trouble brewing —
Trump campaign posts violate Facebook rules, Biden says, so why are they still up?
After being used as a platform for massive voter-interference campaigns in 2016, Facebook promised this time would be better. The company changed its policies and swore up and down that it would work hard to mitigate the spread of misinformation and support Americans’ rights to get out and vote this fall. But with five weeks to go before Election Day—and early voting already underway in some states—critics allege Facebook is not keeping up with the challenge.
The latest person to accuse Facebook of failing to manage misinformation is the Democratic candidate for president, former Vice President Joe Biden. The Biden campaign said in a letter to Facebook (PDF) last night that the company is not only failing to take long-promised additional actions, but is in fact regressing in how well it handles falsehoods.
“Facebook’s continued promise of future action is serving as nothing more than an excuse for inaction,” Biden campaign manager Jen O’Malley Dillon wrote. “Millions of people are voting. Meanwhile, your platform is the nation’s foremost propagator of disinformation about the voting process.”
The letter pointed specifically to a video the Trump campaign shared on September 21 as its most recent case in point. That video featured Donald Trump Jr. claiming—without any evidence whatsoever—that Democratic supporters plan to “add millions of fraudulent ballots” and “cancel” ballots cast for Republican candidates.
Facebook now appends a link to its voting information center to almost any post (from individuals or pages, in newsfeeds or groups) that mentions “vote” or “election” in any way, including posts from political campaigns and figures. Those links, however, do not present as fact-checks and do not counteract false claims, despite Facebook’s assertions that it will fact-check content “that seeks to delegitimize the outcome of the election or discuss the legitimacy of voting methods, for example, by claiming that lawful methods of voting will lead to fraud.”
“Dozens of responsible media voices and political campaigns throughout the country, including ours, brought this content to your immediate attention, as it violates both your policies and your commitment that no one [emphasis in the original] will be permitted to use Facebook’s tools to ‘undermine democracy,'” Dillon wrote.
“No company that considers itself a force for good in democracy, and that purports to take voter suppression seriously, would allow this dangerous claptrap to spread to millions of people,” she added. “If Facebook’s goal is to accomplish what it has publicly committed to do—i.e., ‘clear up confusion about how this election will work’—the solution should have been simple: remove Mr. Trump’s posts, which violate your policies.”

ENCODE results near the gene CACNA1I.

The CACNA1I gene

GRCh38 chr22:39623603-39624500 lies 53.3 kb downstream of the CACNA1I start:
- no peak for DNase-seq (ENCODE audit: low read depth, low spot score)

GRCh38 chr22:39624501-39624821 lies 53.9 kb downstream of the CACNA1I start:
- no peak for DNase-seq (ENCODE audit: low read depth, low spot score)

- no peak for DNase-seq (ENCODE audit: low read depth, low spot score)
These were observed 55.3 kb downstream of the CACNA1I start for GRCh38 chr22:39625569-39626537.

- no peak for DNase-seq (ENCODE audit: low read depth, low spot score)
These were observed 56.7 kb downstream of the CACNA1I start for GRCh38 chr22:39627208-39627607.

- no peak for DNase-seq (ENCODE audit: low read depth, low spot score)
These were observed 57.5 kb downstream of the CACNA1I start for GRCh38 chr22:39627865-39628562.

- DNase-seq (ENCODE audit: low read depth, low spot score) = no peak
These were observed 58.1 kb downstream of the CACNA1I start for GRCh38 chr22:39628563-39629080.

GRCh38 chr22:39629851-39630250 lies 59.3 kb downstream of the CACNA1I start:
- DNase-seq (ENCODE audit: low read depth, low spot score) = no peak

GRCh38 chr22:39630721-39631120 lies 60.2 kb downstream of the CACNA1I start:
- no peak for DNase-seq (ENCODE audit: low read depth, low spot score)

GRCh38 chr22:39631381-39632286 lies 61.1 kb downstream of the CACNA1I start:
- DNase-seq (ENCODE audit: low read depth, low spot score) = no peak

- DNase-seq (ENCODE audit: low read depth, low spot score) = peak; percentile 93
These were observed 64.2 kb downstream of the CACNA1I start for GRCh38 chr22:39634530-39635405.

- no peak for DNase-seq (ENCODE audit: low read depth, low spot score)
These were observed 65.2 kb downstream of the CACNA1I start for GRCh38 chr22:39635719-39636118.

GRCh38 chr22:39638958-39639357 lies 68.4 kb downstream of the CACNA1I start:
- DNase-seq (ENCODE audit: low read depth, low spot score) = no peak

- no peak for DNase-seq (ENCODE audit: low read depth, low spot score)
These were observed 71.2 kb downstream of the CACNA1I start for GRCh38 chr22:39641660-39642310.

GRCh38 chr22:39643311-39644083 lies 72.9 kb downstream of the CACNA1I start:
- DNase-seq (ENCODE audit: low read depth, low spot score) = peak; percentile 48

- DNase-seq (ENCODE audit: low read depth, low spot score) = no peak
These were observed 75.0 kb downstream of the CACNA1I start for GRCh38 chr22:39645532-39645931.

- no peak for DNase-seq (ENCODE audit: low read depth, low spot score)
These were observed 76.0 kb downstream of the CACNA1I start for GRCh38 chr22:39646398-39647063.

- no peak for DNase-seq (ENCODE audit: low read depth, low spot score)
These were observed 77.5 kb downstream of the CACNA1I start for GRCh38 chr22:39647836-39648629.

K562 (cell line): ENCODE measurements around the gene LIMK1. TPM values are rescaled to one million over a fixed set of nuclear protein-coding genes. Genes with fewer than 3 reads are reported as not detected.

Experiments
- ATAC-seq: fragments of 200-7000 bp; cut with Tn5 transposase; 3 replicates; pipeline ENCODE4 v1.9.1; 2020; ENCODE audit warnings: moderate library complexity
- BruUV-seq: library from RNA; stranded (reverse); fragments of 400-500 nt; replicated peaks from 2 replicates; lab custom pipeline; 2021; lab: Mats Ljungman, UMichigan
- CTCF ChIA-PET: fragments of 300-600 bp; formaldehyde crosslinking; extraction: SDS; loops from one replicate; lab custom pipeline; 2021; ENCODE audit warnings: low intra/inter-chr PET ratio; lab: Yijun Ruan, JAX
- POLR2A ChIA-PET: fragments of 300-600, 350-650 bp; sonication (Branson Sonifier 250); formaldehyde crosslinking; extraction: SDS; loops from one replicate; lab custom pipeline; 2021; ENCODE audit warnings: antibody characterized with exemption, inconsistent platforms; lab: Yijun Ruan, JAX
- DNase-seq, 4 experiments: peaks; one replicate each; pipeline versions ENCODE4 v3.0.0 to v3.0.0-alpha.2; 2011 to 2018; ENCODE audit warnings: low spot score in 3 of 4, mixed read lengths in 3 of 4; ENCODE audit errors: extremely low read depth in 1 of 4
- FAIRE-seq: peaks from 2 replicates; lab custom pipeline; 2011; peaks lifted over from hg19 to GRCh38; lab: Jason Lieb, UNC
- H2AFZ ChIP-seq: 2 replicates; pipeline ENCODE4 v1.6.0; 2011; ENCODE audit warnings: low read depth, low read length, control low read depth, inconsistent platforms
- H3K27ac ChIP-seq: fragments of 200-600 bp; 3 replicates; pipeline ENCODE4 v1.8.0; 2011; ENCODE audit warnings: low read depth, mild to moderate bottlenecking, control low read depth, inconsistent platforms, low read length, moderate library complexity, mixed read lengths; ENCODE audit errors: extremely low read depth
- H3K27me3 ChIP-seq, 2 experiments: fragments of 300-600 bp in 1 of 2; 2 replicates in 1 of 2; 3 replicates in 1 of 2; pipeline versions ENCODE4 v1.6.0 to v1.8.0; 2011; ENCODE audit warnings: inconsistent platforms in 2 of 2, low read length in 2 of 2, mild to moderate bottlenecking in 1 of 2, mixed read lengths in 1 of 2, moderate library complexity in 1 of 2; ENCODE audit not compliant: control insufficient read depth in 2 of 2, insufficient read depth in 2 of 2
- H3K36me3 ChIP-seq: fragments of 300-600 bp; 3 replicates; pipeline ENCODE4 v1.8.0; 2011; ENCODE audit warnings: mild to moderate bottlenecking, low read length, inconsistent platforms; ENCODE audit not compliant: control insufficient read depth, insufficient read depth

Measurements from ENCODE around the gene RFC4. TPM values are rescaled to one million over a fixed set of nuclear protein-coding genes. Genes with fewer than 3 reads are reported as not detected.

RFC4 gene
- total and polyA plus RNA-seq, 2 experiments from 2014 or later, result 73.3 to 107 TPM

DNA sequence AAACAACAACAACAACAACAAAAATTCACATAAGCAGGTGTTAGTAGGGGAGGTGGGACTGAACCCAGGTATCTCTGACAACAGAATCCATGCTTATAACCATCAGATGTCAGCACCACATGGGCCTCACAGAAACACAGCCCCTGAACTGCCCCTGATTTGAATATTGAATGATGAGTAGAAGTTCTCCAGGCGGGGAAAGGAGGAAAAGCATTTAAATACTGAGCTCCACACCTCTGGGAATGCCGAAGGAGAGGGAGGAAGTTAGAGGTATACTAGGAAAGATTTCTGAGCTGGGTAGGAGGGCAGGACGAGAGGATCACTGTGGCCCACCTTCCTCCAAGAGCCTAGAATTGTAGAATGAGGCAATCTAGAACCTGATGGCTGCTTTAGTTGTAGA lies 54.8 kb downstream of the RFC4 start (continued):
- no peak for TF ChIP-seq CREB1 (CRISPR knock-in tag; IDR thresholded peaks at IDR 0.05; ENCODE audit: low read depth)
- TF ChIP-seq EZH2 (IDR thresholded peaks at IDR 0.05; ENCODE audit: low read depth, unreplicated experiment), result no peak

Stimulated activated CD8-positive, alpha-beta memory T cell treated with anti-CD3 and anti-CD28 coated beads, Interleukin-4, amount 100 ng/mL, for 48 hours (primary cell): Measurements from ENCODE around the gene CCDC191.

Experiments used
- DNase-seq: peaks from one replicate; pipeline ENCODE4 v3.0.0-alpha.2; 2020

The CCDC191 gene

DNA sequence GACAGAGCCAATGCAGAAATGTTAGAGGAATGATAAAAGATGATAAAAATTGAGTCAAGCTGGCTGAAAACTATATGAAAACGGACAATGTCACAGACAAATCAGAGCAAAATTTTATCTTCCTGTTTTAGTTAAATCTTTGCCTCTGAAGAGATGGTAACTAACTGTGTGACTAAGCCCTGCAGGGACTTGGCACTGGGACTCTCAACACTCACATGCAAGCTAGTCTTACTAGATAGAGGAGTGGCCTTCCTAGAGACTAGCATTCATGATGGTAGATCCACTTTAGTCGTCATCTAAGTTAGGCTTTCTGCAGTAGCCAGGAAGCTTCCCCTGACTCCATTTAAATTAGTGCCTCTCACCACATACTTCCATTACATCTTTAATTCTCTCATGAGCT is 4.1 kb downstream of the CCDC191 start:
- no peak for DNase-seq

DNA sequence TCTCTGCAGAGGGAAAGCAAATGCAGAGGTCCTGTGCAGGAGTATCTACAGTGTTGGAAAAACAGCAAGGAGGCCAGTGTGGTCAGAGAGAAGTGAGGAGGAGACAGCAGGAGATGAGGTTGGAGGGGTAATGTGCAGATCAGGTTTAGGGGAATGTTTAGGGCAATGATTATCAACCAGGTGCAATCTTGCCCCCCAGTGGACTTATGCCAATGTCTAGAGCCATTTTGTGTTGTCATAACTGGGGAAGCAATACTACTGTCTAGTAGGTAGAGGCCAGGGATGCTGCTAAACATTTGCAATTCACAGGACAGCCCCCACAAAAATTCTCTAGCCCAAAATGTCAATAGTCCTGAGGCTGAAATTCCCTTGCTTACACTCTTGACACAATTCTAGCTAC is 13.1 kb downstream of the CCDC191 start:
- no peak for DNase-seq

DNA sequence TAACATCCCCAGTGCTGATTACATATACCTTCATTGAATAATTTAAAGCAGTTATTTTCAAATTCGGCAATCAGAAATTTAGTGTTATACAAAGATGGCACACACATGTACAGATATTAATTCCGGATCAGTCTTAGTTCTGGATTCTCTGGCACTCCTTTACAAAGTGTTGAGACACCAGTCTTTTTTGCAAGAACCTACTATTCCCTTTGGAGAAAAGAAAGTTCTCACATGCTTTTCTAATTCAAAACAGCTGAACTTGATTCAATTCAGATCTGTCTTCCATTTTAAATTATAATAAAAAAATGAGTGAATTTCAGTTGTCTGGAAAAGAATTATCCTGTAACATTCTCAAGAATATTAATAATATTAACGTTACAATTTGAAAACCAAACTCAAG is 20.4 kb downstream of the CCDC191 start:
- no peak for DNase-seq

Facebook, in response, mostly ignored what the Biden campaign actually asked for and again claimed it applies its rules equally across the board.
“While many Republicans think we should take one course, many Democrats think we should do the opposite,” a Facebook spokesperson said. “We’ve faced criticism from Republicans for being biased against conservatives and Democrats for not taking more steps to restrict the exact same content. We have rules in place to protect the integrity of the election and free expression, and we will continue to apply them impartially.”
Facebook’s current troubles managing misinformation do not bode well for election night and the chaos that is likely to follow. The company has promised to go into its own effective lockdown mode on election night if it has to, and it well might.
Company executive Nick Clegg said earlier this month the company would take “pretty exceptional measures to significantly restrict the circulation of content” around the election if it seems likely to lead to “chaotic” or “violent” circumstances. At the very least, high tension seems unavoidable—and as the Biden campaign observed, a great deal of it seems to be coming from inside the (White) House.
“Russia doesn’t have to make fake news. They just repeat what conspiracies are coming out of the White House and the administration,” one expert told NPR today, adding that election watchers are particularly worried about efforts to undermine Americans’ confidence in the voting process.
The president has several times in recent days hedged when asked if he will honor the results of the election if they are not in his favor, saying, “We’re going to have to see what happens.” He and his campaign have both continued to sow allegations of widespread, rampant voter fraud, although research shows any fraud is extremely rare and even federal election officials, appointed by Trump, say there is “no real evidence” of voter fraud. Some of those allegations of ballot fraud have been posted on Facebook (September 25, September 27) with minimal fact-checking.
Facebook said earlier in the week that it will expand its ban on election-week ads to include a ban on political advertisements “that claim victory before the results of the 2020 election have been declared,” Fast Company was first to report. That said, however, there is nothing stopping either campaign from prematurely announcing a win without using paid advertisements to do so. Facebook will “add a label to their post educating that official results are not yet in and directing people to the official results” when they do. That is unlikely to be enough.